Ellis said of these Enemies that they make the Good sound Bad and the Bad sound Good. Bell is in the news for his books that certainly seem to confront traditional Christianity. His latest, Love Wins, denies the existence of Hell and (from what I understand) preaches a Universalist message that the good news of the Gospel is "better than we could ever imagine."  Also, from what I've just learned online, Bell is one of several central figures in the so-called Emergent Village Movement that teaches many things that confront standard Christianity.

A critic of Bell, tells me that these are some of the principles of Emergent Village:
1. There is no hell. (In one of Bell's books prior to Love Wins he refers to hell as a temporary state of "Pruning".)
2. We should accept the “truths” of another religion and another can accept the truths of Christianity while staying in their own religion and by doing that, we will all go to Heaven.
3. The Bible is up for interpretation.
4. Virgin birth of Jesus was not necessary.
5. Cannot define when same sex marriage would be illegitimate.
6. People who believe in the second coming of Christ are distorted, deadly and terrible, blaming the Middle East conflict on those who believe in the second coming of Christ.
7. Fundamental Christians are harmful in the fact that they believe in the end of the world, and contribute to it’s destruction, thus bringing in a “self-fulfilling prophesy” when we “should” be trying to preserve the earth and nature.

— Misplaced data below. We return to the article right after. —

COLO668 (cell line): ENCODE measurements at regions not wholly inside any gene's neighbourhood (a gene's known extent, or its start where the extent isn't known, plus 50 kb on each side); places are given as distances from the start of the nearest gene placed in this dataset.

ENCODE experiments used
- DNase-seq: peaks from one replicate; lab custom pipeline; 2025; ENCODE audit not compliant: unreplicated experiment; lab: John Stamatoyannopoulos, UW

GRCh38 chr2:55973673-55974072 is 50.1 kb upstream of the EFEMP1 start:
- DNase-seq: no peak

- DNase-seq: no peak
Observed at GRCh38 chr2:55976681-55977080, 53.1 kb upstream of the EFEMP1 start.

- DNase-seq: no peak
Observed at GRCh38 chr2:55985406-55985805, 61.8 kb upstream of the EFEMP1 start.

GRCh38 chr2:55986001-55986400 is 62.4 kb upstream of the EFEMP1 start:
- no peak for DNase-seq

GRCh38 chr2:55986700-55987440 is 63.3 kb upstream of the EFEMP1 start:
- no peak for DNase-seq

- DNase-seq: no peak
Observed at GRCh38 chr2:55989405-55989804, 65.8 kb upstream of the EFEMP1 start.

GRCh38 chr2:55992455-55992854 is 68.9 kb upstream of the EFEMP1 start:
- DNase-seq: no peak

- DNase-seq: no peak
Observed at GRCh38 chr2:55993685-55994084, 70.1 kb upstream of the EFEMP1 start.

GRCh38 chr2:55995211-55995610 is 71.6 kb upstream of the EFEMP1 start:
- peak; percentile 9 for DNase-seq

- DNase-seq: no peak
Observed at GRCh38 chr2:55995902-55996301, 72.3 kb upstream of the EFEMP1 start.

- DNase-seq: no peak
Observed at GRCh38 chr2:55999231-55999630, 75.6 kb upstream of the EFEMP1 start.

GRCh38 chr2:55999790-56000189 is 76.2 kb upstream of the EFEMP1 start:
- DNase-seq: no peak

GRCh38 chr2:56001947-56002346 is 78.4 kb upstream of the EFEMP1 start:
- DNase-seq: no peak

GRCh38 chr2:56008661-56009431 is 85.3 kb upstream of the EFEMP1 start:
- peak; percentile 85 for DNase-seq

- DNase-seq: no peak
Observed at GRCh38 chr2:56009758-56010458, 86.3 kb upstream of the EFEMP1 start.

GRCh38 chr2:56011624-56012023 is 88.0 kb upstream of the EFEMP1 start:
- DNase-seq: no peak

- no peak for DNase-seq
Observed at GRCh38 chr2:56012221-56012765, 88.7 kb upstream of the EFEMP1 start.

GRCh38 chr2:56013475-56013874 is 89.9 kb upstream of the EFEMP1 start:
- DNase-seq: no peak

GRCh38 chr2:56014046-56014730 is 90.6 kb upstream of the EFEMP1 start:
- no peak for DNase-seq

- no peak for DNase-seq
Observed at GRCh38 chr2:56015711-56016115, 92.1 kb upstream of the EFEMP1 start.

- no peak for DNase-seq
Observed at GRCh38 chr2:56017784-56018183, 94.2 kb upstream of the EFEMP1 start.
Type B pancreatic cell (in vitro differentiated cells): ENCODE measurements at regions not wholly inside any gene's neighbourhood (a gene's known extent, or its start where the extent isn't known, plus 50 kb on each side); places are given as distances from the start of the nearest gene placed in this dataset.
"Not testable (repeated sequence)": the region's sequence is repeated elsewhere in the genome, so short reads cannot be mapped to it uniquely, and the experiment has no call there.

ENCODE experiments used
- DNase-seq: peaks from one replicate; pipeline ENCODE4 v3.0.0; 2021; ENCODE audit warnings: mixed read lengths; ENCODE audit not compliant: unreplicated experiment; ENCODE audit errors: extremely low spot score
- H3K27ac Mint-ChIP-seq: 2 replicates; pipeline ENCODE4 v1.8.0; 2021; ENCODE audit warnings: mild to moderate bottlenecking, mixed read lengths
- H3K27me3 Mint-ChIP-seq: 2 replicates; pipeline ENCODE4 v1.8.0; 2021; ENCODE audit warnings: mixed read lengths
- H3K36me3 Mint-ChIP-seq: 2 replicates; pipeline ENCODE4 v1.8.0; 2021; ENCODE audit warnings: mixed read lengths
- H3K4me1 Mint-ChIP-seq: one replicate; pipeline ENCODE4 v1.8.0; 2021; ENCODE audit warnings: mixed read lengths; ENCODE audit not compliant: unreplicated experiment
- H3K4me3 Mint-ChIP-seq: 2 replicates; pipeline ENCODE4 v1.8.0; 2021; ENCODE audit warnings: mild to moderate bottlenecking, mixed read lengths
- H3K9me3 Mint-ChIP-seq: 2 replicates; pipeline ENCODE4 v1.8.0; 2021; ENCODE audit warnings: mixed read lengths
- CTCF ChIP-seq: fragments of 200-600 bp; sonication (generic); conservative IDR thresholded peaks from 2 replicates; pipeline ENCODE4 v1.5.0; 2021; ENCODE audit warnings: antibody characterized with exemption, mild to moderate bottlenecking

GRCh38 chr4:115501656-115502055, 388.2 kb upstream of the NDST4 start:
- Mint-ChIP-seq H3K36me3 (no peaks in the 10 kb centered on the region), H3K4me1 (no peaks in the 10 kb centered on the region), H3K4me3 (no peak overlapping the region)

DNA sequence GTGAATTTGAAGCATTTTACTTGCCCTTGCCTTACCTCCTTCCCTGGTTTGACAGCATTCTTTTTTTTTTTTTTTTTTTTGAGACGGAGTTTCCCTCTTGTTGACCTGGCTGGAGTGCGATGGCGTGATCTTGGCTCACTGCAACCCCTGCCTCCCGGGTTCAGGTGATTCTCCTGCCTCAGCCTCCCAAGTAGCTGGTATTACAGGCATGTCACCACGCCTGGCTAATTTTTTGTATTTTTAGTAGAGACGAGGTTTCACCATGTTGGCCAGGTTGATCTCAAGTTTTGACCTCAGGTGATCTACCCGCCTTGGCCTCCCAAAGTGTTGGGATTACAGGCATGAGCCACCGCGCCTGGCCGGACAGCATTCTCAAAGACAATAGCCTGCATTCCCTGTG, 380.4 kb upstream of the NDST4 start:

8. God is a “chick”. Etc…
9. They teach that Islam and Christianity believe in the same God.
10. Their main focus is obviously, interfaith coupled with good works of men and purpose for living
apart from foundational truths found in The Bible.

I can't really confirm any of this [I have "requested" Love Wins from the Sacramento Public Library and will report on it when I have had an opportunity to read it.].  And, I don't know if Bell and the Emergent Movement is a target in Ellis's sermons.

What I do think is that preachers at the mission have an obligation to be rather specific when they are rallying us to confront Enemies of Christianity/Jesus that they have identified.

My friend, Steve, has been wholly impressed with Darwin Ellis in the past, but unfortunately he wasn't in attendance for the sermon last night.  I will be interested in his thoughts since he is particularly knowledgable about Scripture.

For my part, I am troubled by both what I read online about Bell and about critics of Bell.  Also, I should disclose, I am centrally Buddhist, but am what I term a "Skyhooks Buddhist" -- a believer that life is not wholly pushed up from the ground [in a reductionist understanding of evolution] put "pulled" upward by something I try to understand.  My effort to understand what "pulls us up" is ongoing and the basis of a great interest in Christianity.

I will post again on this expanded topic as information comes forward.